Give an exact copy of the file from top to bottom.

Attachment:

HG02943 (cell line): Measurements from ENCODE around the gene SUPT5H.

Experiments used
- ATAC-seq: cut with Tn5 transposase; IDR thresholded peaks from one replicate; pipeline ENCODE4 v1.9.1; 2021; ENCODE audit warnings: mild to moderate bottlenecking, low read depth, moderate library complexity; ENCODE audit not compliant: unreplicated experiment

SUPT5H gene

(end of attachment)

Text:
HG02943 (cell line): Measurements from ENCODE around the gene SUPT5H.

Experiments used
- ATAC-seq: cut with Tn5 transposase; IDR thresholded peaks from one replicate; pipeline ENCODE4 v1.9.1; 2021; ENCODE audit warnings: mild to moderate bottlenecking, low read depth, moderate library complexity; ENCODE audit not compliant: unreplicated experiment

SUPT5H gene